Red Hook cocktail aside, part of the allure of the Brooklyn was experimenting with various Italian amari to find an alternative to France’s elusive bitter orange Amer Picon. “We had an old bottle of Picon behind the bar at Pegu,” Solomon recalls. “It was a suitcase import at the time,” meaning it would have been impossible to put a proper Brooklyn on the menu. “The idea was to try something Brooklyn-esque, but using another bitter that could stand in its place. Cynar was where I went.”

It’s not a coincidence that some of the drinks are named for Italian neighborhoods. Simó’s Carroll Gardens calls for Nardini amaro, and he playfully chose to name his drink for the predominantly Italian-American neighborhood. Similarly, Solomon opted for Cynar, and says the strong, austere Bensonhurst drink reflects the “rough and tumble” nature of the neighborhood, where he had spent the summer of 2001 on location for a film (“Locals would come out to heckle,” he recalls).

A number of other variations followed, using the same rye whiskey-vermouth-modifier Brooklyn template, and all of them were named for other Brooklyn neighborhoods. At Milk & Honey, Michael McIlroy created the Greenpoint in 2006 and Sam Ross followed up with the Cobble Hill in 2009; the same year, Phil Ward offered the Bushwick at Death & Co.

When I started digging into these drinks, I thought for sure most of them would be traced back to various Brooklyn bars, but that’s not at all the case. In fact, most can be attributed to the now-defunct Milk & Honey and a handful of other Manhattan cocktail dens. 

It wasn’t until 2008—four years after the Red Hook’s debut—that Julie Reiner brought forth the apricot brandy-accented Slope cocktail, named for Brooklyn’s Park Slope neighborhood, as part of the debut menu for her Brooklyn bar, Clover Club. “It’s a play on the Manhattan,” she admits, not the Brooklyn.

But the Clover Club team also developed two Brooklyn riffs—arguably, the first ones actually conceived within the borough: the Bay Ridge, from Tom Macy, made with prune liqueur and Bénédictine, and the Perfect BQE, from Ivy Mix, now of Leyenda, made with equal parts dry and sweet vermouth and green Chartreuse. “It’s a marriage of the Red Hook and the Greenpoint,” Mix explains. “And what connects them? The BQE.”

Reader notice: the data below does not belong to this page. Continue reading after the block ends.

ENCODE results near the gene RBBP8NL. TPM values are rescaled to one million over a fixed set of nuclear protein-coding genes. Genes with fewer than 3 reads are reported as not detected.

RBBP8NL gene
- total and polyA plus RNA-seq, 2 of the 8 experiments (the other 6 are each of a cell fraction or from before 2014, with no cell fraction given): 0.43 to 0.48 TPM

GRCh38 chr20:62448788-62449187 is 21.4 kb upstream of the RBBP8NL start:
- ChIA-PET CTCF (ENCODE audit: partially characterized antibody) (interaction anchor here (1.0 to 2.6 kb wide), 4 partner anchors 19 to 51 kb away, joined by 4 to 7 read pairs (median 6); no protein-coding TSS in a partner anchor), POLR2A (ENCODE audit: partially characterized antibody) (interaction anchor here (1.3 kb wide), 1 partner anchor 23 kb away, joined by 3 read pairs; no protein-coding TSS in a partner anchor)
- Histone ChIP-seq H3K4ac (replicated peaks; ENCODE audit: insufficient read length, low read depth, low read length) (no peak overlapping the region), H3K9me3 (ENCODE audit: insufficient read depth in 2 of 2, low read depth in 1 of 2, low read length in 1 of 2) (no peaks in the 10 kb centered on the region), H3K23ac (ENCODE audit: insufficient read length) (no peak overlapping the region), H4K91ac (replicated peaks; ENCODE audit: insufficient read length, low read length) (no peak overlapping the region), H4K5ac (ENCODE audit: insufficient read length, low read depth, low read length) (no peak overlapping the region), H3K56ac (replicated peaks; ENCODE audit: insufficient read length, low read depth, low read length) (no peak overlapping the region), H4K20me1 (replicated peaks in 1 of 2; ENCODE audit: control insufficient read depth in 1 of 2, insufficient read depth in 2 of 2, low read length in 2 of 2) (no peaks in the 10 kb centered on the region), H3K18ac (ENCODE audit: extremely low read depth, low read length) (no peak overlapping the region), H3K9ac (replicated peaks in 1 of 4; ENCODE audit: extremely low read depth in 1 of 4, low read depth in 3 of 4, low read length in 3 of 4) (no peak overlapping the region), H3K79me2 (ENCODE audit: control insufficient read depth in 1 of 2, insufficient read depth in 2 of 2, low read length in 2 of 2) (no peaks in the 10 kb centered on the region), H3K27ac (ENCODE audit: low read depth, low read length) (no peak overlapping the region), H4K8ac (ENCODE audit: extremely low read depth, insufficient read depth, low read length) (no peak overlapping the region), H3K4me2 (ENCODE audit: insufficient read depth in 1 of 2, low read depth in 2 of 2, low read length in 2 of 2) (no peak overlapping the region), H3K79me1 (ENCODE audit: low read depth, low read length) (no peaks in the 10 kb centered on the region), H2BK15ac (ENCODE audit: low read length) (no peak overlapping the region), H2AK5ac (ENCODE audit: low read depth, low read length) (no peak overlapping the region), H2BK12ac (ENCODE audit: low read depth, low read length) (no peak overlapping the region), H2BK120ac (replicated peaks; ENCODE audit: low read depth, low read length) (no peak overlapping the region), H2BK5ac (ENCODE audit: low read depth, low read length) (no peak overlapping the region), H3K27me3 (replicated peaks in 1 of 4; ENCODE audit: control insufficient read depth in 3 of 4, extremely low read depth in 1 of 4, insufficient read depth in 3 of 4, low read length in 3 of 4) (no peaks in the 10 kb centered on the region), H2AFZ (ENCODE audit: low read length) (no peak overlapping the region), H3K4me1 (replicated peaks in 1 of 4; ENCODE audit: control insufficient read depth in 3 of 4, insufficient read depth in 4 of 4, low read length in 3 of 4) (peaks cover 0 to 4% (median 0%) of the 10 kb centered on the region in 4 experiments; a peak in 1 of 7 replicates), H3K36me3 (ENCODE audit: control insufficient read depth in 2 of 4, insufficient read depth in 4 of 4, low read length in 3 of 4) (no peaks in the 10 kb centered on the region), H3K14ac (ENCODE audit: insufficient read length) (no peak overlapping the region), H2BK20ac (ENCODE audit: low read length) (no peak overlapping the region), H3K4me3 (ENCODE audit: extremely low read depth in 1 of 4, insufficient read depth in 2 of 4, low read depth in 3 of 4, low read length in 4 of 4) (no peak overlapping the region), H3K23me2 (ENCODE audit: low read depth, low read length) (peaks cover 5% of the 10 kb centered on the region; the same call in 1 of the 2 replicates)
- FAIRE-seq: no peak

Of course, not all of the Brooklyn neighborhood cocktails have the immediate staying power of the Red Hook. In 2011, Solomon circled back to the Brooklyn blueprint one more time with a limited-edition drink for Fatty Johnson’s, a West Village pop-up bar hosted by former Fatty Crab chef Zak Pelaccio. The cocktail was made with rye whiskey, Dolin Blanc, Poire Williams pear brandy, a blend of Amaro Nonino and Fernet Branca, and a special aromatic finishing touch: a stanky spritz of what he called “Essence of Hipsters in Heat.”

The name of the drink? The Williamsburg.

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  • Elsewhere1010

    Cocktailist Jennifer Calliau at The Interval, a bar attached to The Long Now Foundation at Fort Mason Center here in San Francisco has swapped out the Amer (which some believe has been reformulated over the years and no longer has its original flavor profile) with Bigallet China‑China Amer.

    No idea as to authenticity, but it’s the best Brooklyn I’ve ever tasted.